Today in Feminist History is our daily recap of the major milestones and minor advancements that shaped women’s history in the U.S.—from suffrage to Shirley Chisholm and beyond. These posts were written by, and are presented in homage to, our late staff historian and archivist, David Dismore.
September 29, 1906: “Equal pay for equal work!”
That was the demand today by the 4,000 women in New York City’s Interborough Teachers’ Association. Having gotten nowhere with the Board of Education, they’re now planning to go to the New York State Legislature. At present, women’s elementary school teaching salaries start at $600 a year, and can rise to a maximum of $1,440 after 11 years if they pass extra examinations. Male teachers begin with a salary of $900 a year, and can reach $2,400 after 11 years if they pass the same examinations.
However, a woman teacher who teaches a boys’ class can earn a $60 a year bonus, though for many that isn’t nearly enough. District Superintendent Grace Strachan says that women teachers who switch to boys’ classes often quickly demand to be transferred back to teaching girls. According to Kate Hogan, the I.T.A.’s president, it is with the hardy group of women who continue to teach boys that the battle for equality will begin:
“We are going to be true to our cry, ‘equal pay for equal work,’ in our fight. The work of equalization of salaries will be principally in making the salary of a teacher of a boys’ class equal to that of a man teacher.” But that’s only the beginning. “When we started our campaign for ‘equal pay for equal work,’ we announced that all women in the system would profit by it, and they will,” Hogan said today, as reassurance to the women who prefer to teach girls.
One powerful ally in the teachers’ fight may be President Theodore Roosevelt. Six years ago, when he was Governor of New York, he signed the Davis Act, an educational reform passed by the State Legislature. At the time he expressed disapproval of the provision setting a wide gap between the salaries paid to male and female teachers. But since it was highly unlikely that the bill could be revised, and because the salary differences were narrower than those which existed at the time, and all teachers had their salaries raised, he gave the bill his signature, hoping the flaws could be fixed in the future.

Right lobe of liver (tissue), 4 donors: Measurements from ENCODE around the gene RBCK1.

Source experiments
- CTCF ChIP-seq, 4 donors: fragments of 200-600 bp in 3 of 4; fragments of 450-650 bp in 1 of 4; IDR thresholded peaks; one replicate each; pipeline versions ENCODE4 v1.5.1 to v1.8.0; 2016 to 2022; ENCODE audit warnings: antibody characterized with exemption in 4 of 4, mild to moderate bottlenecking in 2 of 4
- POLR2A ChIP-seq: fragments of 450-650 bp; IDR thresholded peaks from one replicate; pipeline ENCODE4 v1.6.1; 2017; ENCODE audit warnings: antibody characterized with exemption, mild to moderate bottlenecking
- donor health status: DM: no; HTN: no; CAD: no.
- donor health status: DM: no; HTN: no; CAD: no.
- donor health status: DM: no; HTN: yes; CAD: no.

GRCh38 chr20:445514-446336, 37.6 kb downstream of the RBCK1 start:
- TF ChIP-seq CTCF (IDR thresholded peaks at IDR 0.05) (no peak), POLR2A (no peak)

But six years after the Davis Act became law, the problem of unequal pay for women teachers is still unresolved. Last year, a dissident faction of the Class Teachers’ Association led the campaign. They sent out a circular saying:
“The time is ripe to establish the principle of equal pay for equal work. Why should a woman’s minimum annual salary be $300 less than a man’s, and why should her maximum salary be $960 less than a man’s? The women teachers do the same work, are exempt from no rules or duties, and most of them have fathers, mothers, sisters or brothers dependent upon them. Why, then, should women not receive the same salaries? Let us make a strong, united effort to bring about a consummation of what is so manifestly just.”
This year it is the I.T.A. that has become militant. The Board of Education was given the power to equalize pay, but did not do so this spring when the women made a strong, united appeal. Their proposal was rejected without a single dissenting vote. Now the teachers have decided to go directly to the highest lawmaking body in the State, the one that passed the Davis Act in the first place. Since they do not want the Act itself repealed, only amended in regard to equal salaries, they think they have a chance of success, and have already gotten support from some legislators.
A mass meeting will be held on Saturday, October 6th, in the old City College of New York Building, on 23rd Street, to determine how to proceed with the campaign. All those supportive of “equal pay for equal work” should attend. A victory in this fight will not just bring economic justice to New York’s women teachers, but hopefully will start a nationwide trend, resulting in equal pay for women in all fields of endeavor while this new century is still young.
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